You can find the SEIS / EIS advance assurance application form here.
The process normally takes 30 days for HM Revenue & Customs to issue advance assurance or revert back with any questions.
You can seek specialist professional SEIS / EIS assistance here.
Statistics from HM Revenue & Customs suggest that less than 0.25% of UK companies are taking advantage of this fantastic Government incentive which can apply to all companies across all sectors.
The R&D tax credit scheme has been in existence since 2000 and the tax relief available has got better and better year on year.
It is important that you investigate the potential for your company to make a claim – you could seek some professional specialist R&D advice here.
SEIS Need to know tips for startups from Business N2K on Vimeo.
A short 5 min overview of the Seed EIS tax incentive and need to know facts and tips for startup founders.
Remember, SEIS requires a subscription for shares – loans do not work.
Look forward to your feedback and experience of using the scheme in the comments section below.
Ian Sanders Chat from Business N2K on Vimeo.
Here is a talk with Ian Sanders (entrepreneur, writer, published author and all round ideas guy) on business, entrepreneurship, story-telling, productivity, education and making it as a successful business in 2013.
Please note that this talk was recorded back in Feb 2013 and is now released having solved some technical issues – entirely my fault ;)
I could probably give you 25 misconceptions that I hear on a daily basis but, for now, here are 5 common misconceptions regarding the UK R&D tax relief:
- “You need to have paid corporation tax to receive an R&D tax credit cash payment from HMRC” – wrong! HMRC will help you supplement your development costs by paying you a tax credit equivalent to roughly 25% of your qualifying R&D spend (if loss-making).
- “You need to have paid sufficient PAYE / NIC to receive an R&D tax credit cash payment from HMRC” – wrong! This requirement was dropped for accounting periods ending on or after 1 April 2012.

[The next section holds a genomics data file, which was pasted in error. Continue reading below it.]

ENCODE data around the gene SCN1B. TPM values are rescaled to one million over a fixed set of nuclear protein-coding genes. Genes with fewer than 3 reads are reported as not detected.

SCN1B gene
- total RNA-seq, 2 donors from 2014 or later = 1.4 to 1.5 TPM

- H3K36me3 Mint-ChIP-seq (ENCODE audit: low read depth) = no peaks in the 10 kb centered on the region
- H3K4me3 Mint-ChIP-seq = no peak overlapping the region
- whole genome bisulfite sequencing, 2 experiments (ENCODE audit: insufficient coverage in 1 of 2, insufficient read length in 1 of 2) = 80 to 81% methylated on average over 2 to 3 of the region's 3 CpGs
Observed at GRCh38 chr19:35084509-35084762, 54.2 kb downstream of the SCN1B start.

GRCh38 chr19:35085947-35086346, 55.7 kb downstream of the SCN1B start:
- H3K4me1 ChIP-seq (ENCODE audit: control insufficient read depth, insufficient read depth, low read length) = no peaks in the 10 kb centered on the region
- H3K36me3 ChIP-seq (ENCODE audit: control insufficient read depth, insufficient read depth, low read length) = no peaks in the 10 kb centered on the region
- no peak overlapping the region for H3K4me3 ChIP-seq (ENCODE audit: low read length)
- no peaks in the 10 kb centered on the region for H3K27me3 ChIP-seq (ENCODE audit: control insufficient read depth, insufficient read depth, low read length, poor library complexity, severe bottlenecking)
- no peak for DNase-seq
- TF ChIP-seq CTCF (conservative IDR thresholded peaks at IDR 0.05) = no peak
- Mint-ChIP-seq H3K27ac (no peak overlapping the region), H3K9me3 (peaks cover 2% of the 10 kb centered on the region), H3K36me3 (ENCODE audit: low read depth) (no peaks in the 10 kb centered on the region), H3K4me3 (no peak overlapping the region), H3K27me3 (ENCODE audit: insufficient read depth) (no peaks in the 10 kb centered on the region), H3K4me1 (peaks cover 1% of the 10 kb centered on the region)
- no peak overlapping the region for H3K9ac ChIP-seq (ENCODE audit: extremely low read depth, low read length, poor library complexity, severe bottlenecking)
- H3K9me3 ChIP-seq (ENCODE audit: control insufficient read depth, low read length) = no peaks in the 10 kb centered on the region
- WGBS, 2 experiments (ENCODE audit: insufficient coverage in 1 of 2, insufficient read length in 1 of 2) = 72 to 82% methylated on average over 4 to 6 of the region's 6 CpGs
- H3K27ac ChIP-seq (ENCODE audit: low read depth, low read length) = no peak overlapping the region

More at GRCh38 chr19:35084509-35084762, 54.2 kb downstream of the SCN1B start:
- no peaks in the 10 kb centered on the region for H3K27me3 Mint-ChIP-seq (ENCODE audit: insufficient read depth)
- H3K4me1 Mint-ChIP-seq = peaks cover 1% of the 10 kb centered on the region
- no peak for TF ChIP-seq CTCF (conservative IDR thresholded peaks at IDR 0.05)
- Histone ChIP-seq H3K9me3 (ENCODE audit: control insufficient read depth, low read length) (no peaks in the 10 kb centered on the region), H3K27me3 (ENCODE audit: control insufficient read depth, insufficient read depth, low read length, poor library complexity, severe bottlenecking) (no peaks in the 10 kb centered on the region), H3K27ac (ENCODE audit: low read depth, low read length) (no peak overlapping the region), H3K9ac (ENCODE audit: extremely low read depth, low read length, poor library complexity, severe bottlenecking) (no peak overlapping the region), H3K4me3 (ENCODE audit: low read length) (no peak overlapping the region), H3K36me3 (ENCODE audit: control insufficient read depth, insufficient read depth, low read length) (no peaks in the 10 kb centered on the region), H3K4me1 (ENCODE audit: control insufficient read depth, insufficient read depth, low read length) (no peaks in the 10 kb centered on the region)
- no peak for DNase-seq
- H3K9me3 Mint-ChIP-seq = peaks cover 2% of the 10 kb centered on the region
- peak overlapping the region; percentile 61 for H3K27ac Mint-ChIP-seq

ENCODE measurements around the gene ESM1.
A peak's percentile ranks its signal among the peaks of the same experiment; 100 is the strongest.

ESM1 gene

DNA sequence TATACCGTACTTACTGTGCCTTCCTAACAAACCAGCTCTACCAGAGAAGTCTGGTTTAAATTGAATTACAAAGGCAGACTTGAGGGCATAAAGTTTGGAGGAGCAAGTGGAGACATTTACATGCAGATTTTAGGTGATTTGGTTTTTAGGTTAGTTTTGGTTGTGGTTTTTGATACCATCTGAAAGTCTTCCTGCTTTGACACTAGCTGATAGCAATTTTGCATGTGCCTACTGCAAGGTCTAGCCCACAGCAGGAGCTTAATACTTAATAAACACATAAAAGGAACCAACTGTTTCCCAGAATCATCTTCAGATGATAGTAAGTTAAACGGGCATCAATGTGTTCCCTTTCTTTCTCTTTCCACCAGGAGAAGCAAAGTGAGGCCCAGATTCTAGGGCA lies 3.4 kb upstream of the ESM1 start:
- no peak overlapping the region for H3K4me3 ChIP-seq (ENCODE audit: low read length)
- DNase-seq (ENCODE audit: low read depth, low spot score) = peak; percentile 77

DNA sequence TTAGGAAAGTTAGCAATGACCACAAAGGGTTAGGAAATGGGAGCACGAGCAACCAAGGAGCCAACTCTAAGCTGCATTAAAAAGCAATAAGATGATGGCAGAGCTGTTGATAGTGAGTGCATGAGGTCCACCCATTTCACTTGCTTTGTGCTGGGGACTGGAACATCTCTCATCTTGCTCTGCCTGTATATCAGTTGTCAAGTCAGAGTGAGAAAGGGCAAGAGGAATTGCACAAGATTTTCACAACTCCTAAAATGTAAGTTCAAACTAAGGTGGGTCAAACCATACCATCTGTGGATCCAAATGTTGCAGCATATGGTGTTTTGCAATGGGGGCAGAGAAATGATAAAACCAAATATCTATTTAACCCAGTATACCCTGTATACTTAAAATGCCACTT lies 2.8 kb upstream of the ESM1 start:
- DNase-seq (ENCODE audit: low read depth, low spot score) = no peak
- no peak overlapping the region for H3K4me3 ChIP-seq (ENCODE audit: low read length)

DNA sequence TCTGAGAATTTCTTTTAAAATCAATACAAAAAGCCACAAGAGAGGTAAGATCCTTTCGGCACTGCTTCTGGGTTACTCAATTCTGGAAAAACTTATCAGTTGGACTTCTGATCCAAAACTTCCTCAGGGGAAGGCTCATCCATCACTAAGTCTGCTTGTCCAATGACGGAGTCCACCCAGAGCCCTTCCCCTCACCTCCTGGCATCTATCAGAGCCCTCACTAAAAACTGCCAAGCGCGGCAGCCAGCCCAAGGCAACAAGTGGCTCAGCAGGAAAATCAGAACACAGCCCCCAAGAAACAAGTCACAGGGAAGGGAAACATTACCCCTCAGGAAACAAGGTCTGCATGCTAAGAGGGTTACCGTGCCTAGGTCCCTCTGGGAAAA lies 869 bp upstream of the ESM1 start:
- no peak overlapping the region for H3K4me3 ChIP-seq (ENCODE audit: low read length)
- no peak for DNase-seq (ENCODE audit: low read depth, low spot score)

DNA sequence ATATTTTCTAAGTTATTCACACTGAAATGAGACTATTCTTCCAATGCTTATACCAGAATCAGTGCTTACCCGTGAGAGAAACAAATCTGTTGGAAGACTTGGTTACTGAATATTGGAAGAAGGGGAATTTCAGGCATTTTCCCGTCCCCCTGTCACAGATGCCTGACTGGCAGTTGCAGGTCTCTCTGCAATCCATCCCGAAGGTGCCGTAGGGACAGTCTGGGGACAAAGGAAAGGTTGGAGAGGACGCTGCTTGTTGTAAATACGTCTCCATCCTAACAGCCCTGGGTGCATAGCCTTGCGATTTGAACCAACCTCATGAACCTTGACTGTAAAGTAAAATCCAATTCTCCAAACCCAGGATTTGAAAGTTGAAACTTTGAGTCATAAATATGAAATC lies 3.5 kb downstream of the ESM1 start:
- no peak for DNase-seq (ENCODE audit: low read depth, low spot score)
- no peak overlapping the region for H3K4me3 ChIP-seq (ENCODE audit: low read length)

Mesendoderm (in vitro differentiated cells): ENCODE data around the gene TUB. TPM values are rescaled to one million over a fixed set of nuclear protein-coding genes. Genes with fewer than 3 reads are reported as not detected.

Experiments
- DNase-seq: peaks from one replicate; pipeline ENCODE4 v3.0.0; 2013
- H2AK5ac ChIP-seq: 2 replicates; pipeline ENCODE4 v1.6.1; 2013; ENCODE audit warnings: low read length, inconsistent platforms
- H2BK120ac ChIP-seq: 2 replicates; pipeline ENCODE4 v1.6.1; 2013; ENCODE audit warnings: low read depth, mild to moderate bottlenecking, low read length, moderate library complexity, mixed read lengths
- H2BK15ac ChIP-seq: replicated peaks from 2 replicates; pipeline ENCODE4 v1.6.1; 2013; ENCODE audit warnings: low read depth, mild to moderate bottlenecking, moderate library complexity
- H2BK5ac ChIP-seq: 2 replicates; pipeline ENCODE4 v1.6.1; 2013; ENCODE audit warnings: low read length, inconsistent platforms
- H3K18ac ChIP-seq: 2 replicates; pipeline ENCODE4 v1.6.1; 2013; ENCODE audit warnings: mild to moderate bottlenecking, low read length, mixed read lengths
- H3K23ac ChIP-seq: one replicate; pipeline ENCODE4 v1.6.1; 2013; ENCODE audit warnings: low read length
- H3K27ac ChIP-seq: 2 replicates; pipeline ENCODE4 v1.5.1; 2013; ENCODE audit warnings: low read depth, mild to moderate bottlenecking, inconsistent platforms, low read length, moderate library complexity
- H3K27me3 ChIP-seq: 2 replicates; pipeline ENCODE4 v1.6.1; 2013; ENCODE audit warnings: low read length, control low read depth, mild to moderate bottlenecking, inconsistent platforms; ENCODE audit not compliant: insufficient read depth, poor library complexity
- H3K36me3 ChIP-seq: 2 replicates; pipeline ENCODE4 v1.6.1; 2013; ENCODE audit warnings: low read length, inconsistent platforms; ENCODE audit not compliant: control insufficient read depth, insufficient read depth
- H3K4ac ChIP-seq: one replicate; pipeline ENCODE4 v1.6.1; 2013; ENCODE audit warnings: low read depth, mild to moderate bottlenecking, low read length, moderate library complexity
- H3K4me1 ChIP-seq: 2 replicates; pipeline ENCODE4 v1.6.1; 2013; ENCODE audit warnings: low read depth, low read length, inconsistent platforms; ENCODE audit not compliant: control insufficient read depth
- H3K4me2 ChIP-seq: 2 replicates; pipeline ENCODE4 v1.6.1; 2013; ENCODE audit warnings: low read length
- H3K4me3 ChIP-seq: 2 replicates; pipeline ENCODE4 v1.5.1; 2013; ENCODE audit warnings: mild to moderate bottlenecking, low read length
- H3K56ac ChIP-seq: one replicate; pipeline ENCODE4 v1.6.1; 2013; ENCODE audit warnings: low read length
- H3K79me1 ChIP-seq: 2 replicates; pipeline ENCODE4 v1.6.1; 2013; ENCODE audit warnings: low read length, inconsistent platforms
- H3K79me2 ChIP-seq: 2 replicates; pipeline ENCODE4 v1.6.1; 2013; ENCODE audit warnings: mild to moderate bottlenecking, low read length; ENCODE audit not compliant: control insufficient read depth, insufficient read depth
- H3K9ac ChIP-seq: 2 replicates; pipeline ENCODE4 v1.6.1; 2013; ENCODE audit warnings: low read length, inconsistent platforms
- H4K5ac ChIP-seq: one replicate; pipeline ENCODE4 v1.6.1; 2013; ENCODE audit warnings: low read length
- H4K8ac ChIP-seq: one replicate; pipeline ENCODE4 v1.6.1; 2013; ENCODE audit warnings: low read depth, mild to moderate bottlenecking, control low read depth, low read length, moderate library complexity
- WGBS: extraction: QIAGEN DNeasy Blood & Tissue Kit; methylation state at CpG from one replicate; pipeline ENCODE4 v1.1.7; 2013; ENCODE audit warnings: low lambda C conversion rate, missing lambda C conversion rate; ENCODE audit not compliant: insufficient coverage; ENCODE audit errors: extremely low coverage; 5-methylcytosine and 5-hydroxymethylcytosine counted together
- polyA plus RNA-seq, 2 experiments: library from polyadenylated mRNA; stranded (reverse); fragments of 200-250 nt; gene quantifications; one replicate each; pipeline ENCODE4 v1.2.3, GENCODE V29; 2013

- “I must have missed the boat as this is the first I’ve heard of R&D tax relief being relevant to a company like mine and we incurred our development expenditure in last year’s accounts” – wrong! We can apply claims retrospectively over the accounting periods that ended in the past two years.
- “My company is too large to be eligible to make claim under the preferable SME R&D tax regime” – probably wrong! The SME definition for R&D tax covers probably 90%+ of the UK companies i.e Less than 500 employees plus either turnover of less than €100m or balance sheet total of less than €86m.
- We don’t have an R&D unit with specialists in white coats – probably one of THE most common misconceptions – fear not, the R&D tax relief applies across all sectors and industries as technological advances can happen anywhere…
Please get in touch if you’d like to learn more – plus no doubt allow us to dispel the other 20 misconceptions…!
You think you’ve got SEIS tax relief – are you sure? from Business N2K on Vimeo.
Seed Enterprise Investment Scheme (SEIS) is great when its structured right…
Problem is the rules are fraught with technicalities and I am increasingly coming across entrepreneurs and startup founders who are ploughing on thinking they qualify for this attractive tax relief on their own investment into their new venture when, in fact – they don’t :(
It is all to easy to jeopardise Seed EIS relief before you’ve even really started – unless you deal with this sort of stuff day-in-day-out.
I thought I would share my thoughts and my experience in this short video above.